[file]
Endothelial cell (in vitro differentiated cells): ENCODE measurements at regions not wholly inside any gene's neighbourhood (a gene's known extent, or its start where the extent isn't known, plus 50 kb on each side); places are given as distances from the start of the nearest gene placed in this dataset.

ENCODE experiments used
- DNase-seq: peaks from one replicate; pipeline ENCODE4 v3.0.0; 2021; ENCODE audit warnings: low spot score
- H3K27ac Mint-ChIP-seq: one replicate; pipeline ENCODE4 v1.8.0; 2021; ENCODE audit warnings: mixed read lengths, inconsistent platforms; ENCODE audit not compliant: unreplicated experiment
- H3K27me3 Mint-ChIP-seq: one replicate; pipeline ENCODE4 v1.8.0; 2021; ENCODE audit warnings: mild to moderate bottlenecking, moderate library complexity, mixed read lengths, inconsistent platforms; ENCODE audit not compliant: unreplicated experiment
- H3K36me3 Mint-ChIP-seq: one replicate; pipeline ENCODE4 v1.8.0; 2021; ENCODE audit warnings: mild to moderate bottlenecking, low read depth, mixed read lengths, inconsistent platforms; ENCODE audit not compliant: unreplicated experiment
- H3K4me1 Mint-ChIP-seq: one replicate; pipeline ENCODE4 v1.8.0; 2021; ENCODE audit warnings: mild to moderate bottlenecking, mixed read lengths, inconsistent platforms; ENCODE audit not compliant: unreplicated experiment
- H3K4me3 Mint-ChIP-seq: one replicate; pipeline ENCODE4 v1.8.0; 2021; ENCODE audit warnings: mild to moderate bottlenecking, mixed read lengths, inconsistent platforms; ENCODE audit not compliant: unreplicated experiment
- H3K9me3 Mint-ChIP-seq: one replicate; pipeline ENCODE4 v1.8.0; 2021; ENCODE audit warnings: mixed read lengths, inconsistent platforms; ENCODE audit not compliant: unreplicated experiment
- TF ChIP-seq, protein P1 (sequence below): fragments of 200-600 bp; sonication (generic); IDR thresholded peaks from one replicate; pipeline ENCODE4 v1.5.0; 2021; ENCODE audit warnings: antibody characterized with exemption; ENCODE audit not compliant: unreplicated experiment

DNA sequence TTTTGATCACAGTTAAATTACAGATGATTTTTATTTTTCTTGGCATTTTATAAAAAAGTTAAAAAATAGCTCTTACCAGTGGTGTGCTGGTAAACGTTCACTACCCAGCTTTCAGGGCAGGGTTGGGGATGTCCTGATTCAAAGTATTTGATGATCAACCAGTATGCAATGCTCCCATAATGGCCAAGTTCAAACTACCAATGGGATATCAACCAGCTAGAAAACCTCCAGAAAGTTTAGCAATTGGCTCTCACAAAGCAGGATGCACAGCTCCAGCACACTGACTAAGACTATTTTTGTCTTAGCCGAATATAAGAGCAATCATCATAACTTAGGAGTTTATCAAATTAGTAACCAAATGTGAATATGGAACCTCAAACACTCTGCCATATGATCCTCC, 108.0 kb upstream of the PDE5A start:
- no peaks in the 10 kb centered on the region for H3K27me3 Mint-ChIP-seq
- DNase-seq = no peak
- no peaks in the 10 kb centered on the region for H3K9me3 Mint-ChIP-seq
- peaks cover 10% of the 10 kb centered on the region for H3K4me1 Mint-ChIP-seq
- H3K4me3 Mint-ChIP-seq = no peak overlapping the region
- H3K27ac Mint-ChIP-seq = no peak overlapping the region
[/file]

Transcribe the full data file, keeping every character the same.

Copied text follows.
Endothelial cell (in vitro differentiated cells): ENCODE measurements at regions not wholly inside any gene's neighbourhood (a gene's known extent, or its start where the extent isn't known, plus 50 kb on each side); places are given as distances from the start of the nearest gene placed in this dataset.

ENCODE experiments used
- DNase-seq: peaks from one replicate; pipeline ENCODE4 v3.0.0; 2021; ENCODE audit warnings: low spot score
- H3K27ac Mint-ChIP-seq: one replicate; pipeline ENCODE4 v1.8.0; 2021; ENCODE audit warnings: mixed read lengths, inconsistent platforms; ENCODE audit not compliant: unreplicated experiment
- H3K27me3 Mint-ChIP-seq: one replicate; pipeline ENCODE4 v1.8.0; 2021; ENCODE audit warnings: mild to moderate bottlenecking, moderate library complexity, mixed read lengths, inconsistent platforms; ENCODE audit not compliant: unreplicated experiment
- H3K36me3 Mint-ChIP-seq: one replicate; pipeline ENCODE4 v1.8.0; 2021; ENCODE audit warnings: mild to moderate bottlenecking, low read depth, mixed read lengths, inconsistent platforms; ENCODE audit not compliant: unreplicated experiment
- H3K4me1 Mint-ChIP-seq: one replicate; pipeline ENCODE4 v1.8.0; 2021; ENCODE audit warnings: mild to moderate bottlenecking, mixed read lengths, inconsistent platforms; ENCODE audit not compliant: unreplicated experiment
- H3K4me3 Mint-ChIP-seq: one replicate; pipeline ENCODE4 v1.8.0; 2021; ENCODE audit warnings: mild to moderate bottlenecking, mixed read lengths, inconsistent platforms; ENCODE audit not compliant: unreplicated experiment
- H3K9me3 Mint-ChIP-seq: one replicate; pipeline ENCODE4 v1.8.0; 2021; ENCODE audit warnings: mixed read lengths, inconsistent platforms; ENCODE audit not compliant: unreplicated experiment
- TF ChIP-seq, protein P1 (sequence below): fragments of 200-600 bp; sonication (generic); IDR thresholded peaks from one replicate; pipeline ENCODE4 v1.5.0; 2021; ENCODE audit warnings: antibody characterized with exemption; ENCODE audit not compliant: unreplicated experiment

DNA sequence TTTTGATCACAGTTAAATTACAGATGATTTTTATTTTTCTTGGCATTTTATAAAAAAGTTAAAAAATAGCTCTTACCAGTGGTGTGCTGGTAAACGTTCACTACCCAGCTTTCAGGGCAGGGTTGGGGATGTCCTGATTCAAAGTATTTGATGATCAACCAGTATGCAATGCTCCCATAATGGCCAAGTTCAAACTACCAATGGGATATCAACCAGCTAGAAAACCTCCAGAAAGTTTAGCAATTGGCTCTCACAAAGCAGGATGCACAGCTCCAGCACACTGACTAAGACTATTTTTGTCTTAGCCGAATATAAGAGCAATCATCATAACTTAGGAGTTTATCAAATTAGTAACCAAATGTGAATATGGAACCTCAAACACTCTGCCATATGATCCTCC, 108.0 kb upstream of the PDE5A start:
- no peaks in the 10 kb centered on the region for H3K27me3 Mint-ChIP-seq
- DNase-seq = no peak
- no peaks in the 10 kb centered on the region for H3K9me3 Mint-ChIP-seq
- peaks cover 10% of the 10 kb centered on the region for H3K4me1 Mint-ChIP-seq
- H3K4me3 Mint-ChIP-seq = no peak overlapping the region
- H3K27ac Mint-ChIP-seq = no peak overlapping the region